Author Topic: Reasons for burial in unconsecrated ground  (Read 8977 times)

Offline lemming23

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Reasons for burial in unconsecrated ground
« on: Friday 22 October 10 19:49 BST (UK) »
Hi,
I've come across someone who died 1866 in a workhouse of "a diseased spine and paralysis". She was buried in unconsecrated ground. Her mother who also died later in the workhouse was buried in a church graveyard. Would this be an example of a "pauper's funeral"? 
Lemming
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Offline Valda

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Re: Reasons for burial in unconsecrated ground
« Reply #1 on: Friday 22 October 10 20:18 BST (UK) »
Hi

It very well might be a pauper's burial if the body was unclaimed and buried by the poor law union, but burial in unconsecrated ground merely means she wasn't buried in the Anglican part of the cemetery. Instead she was buried in the non-conformist section.

Anglicans and non-conformists alike (and the parish church still had a churchyard open to burials) had the right of burial in the parish churchyard.


Regards

Valda
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Online Colin Cruddace

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Re: Reasons for burial in unconsecrated ground
« Reply #2 on: Friday 22 October 10 20:21 BST (UK) »
Hi Lemming,

Even a pauper's burial would be in accordance with the deceased religious beliefs. This one sounds as though it was in a municipal cemetery rather than a churchyard, and could simply mean that particular section was unconsecrated at that time. It could also be that she was not C of E, or not baptised.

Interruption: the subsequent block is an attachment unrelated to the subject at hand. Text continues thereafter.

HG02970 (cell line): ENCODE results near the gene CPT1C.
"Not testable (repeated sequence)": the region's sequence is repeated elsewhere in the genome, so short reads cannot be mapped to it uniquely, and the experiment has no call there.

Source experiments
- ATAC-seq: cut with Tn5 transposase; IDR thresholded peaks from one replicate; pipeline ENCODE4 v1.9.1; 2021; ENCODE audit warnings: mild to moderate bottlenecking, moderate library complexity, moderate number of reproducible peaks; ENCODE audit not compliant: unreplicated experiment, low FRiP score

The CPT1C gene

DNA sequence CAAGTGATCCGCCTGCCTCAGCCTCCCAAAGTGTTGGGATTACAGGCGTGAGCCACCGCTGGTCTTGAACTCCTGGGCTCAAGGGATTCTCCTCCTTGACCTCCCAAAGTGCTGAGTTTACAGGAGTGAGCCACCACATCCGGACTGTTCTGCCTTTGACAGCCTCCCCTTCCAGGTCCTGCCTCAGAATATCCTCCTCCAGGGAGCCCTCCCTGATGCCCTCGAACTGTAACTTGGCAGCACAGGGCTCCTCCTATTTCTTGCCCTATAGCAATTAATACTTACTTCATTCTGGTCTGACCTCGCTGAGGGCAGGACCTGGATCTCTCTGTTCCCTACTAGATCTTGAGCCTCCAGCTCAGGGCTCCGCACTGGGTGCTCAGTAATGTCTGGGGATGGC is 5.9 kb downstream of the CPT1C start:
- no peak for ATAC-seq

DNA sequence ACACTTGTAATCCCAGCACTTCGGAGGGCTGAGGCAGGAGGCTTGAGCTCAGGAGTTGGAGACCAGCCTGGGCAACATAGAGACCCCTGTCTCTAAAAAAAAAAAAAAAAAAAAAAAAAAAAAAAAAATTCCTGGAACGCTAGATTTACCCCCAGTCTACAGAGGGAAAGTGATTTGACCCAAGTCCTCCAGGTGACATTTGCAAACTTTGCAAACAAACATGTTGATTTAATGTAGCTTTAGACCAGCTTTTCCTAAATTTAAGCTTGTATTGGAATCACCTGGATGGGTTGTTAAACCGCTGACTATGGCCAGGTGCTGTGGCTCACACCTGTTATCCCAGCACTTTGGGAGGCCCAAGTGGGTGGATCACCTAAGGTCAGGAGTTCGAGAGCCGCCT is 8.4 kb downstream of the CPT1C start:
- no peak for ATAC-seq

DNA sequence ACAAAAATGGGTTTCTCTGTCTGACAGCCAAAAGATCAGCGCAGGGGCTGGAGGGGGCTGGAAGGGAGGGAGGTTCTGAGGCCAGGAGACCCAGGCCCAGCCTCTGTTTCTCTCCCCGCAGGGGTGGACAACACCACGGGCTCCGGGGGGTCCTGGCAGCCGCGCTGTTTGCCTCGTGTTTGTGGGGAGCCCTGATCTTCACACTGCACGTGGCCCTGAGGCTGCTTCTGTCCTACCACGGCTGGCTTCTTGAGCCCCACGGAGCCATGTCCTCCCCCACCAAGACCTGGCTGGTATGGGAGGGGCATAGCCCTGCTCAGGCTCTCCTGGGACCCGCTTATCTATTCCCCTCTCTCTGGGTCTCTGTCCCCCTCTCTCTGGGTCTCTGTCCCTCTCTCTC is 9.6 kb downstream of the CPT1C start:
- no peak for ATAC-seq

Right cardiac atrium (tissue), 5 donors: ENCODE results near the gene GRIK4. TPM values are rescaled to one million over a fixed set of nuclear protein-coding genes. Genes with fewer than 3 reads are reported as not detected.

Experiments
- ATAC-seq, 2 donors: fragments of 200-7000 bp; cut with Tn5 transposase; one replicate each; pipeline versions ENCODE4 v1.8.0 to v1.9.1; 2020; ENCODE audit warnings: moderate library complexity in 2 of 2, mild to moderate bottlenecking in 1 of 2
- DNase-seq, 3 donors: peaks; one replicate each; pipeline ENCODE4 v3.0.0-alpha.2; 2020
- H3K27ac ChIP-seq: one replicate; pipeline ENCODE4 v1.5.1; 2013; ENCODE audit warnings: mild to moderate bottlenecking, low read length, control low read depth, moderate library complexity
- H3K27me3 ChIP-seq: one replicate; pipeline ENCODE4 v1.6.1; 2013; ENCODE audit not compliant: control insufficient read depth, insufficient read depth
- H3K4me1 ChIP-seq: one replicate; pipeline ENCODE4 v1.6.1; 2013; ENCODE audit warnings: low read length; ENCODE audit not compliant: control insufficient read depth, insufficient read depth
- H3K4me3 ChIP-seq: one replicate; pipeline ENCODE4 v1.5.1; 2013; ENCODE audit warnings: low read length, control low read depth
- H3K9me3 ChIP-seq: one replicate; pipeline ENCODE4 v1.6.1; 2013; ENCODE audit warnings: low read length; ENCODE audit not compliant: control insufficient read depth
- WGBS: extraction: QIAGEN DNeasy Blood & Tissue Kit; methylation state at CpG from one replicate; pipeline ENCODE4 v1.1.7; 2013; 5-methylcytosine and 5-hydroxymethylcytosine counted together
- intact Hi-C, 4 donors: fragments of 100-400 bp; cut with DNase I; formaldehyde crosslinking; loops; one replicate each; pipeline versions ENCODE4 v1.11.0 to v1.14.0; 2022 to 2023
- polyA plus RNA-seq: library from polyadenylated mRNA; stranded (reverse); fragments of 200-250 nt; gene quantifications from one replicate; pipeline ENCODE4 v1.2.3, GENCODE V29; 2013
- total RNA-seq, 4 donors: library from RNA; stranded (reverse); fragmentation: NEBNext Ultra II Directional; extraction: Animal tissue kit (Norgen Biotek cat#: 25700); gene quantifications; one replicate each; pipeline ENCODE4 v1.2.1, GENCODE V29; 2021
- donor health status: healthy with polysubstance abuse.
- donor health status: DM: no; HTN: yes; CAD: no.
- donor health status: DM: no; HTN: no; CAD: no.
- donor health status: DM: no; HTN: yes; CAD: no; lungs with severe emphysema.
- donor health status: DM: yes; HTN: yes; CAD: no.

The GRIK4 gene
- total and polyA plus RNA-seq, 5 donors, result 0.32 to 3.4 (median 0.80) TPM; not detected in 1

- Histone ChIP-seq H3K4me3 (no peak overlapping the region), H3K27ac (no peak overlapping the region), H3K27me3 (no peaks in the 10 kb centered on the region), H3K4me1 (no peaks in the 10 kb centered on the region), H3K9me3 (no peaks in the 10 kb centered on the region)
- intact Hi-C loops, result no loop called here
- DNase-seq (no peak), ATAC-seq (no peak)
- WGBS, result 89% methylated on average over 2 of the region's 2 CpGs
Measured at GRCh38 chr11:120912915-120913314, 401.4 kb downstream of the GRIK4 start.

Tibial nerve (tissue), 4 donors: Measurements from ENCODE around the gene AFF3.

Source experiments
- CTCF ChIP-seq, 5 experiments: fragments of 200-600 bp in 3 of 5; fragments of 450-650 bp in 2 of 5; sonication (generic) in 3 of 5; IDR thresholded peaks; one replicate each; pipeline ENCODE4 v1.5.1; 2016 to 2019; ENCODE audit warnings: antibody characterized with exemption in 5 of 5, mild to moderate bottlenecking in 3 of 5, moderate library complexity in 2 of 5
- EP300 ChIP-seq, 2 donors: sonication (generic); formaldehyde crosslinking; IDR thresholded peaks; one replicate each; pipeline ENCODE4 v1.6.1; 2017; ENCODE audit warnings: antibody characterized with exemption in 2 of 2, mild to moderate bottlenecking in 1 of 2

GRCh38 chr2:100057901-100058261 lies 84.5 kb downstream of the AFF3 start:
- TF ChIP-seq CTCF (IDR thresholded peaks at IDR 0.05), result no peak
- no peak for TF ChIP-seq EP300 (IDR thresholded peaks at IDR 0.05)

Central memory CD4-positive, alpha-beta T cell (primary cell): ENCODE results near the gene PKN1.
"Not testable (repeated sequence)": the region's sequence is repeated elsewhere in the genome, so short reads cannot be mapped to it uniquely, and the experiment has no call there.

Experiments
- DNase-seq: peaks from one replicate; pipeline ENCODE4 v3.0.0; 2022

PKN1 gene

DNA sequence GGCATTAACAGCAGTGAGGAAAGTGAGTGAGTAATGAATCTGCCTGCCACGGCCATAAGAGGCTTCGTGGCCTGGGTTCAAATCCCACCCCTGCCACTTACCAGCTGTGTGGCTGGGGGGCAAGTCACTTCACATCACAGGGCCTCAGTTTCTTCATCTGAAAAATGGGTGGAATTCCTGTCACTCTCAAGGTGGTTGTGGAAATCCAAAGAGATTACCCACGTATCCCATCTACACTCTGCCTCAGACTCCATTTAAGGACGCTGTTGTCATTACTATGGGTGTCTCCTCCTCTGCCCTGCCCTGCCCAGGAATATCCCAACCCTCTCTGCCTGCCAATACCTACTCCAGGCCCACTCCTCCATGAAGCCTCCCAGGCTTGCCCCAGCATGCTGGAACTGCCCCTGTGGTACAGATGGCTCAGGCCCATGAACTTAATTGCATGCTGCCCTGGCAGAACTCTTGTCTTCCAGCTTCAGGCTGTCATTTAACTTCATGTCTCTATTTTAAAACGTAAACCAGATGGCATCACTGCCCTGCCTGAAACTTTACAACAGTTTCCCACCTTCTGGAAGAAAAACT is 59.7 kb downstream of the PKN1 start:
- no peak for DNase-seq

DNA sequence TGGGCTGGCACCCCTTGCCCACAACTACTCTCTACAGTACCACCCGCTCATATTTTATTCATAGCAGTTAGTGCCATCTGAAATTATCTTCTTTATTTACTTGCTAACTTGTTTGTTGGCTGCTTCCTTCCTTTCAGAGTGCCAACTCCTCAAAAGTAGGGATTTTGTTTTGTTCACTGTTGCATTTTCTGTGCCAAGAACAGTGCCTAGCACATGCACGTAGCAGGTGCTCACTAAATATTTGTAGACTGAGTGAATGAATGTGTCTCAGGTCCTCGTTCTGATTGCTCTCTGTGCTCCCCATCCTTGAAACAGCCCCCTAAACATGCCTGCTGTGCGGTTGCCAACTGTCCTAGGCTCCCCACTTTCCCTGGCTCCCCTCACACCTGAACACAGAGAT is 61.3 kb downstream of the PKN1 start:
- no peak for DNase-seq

Colin


Offline stanmapstone

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Re: Reasons for burial in unconsecrated ground
« Reply #3 on: Friday 22 October 10 21:06 BST (UK) »
Before 1880 no body could be buried in consecrated ground except with the service of the Church, which the incumbent of the parish or a person authorized by him was bound to perform; but the canons and prayer-book refused the use of the office for excommunicated persons, for some grievous and notorious crime, and no person able to testify of his repentance, unbaptised persons, and persons against whom a verdict of felo de se had been found.

Stan
Mapstone, Mapston.
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Offline Valda

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Re: Reasons for burial in unconsecrated ground
« Reply #4 on: Friday 22 October 10 21:21 BST (UK) »
Hi

In 1823, the Right to Burial Act allowed for the burial of felo de se suicides (suicide whilst of sound mind) in the churchyard. No religious ceremony could be obtained for a felo de se until the Burial Laws Amendment Act of 1880, though the full burial service was still denied them.


Regards

Valda
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Offline lemming23